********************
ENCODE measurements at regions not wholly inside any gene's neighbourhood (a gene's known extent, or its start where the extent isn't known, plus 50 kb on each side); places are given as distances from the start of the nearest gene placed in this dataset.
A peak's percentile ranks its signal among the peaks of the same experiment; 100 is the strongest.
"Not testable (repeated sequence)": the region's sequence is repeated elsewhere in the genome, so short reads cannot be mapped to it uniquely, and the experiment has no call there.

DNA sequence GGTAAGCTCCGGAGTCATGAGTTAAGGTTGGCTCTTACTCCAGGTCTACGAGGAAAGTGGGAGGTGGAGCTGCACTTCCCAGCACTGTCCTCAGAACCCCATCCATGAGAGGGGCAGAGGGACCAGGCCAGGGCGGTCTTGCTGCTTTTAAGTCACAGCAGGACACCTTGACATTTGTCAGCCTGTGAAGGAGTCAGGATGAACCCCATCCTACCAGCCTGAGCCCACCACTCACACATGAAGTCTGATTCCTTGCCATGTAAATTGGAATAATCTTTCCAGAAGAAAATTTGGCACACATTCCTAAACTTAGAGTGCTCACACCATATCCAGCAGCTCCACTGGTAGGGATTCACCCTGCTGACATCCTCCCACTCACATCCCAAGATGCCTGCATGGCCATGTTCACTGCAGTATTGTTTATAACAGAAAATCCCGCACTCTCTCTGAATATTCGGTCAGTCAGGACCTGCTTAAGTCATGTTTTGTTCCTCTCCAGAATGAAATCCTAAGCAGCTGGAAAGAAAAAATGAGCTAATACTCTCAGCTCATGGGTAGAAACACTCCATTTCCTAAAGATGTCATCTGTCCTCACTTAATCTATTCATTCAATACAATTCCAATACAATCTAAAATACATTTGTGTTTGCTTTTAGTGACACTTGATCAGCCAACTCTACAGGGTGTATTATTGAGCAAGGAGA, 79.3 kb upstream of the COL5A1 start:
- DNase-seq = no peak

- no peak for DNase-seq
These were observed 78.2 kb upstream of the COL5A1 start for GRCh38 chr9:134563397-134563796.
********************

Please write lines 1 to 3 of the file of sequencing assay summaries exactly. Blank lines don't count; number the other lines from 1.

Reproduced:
ENCODE measurements at regions not wholly inside any gene's neighbourhood (a gene's known extent, or its start where the extent isn't known, plus 50 kb on each side); places are given as distances from the start of the nearest gene placed in this dataset.
A peak's percentile ranks its signal among the peaks of the same experiment; 100 is the strongest.
"Not testable (repeated sequence)": the region's sequence is repeated elsewhere in the genome, so short reads cannot be mapped to it uniquely, and the experiment has no call there.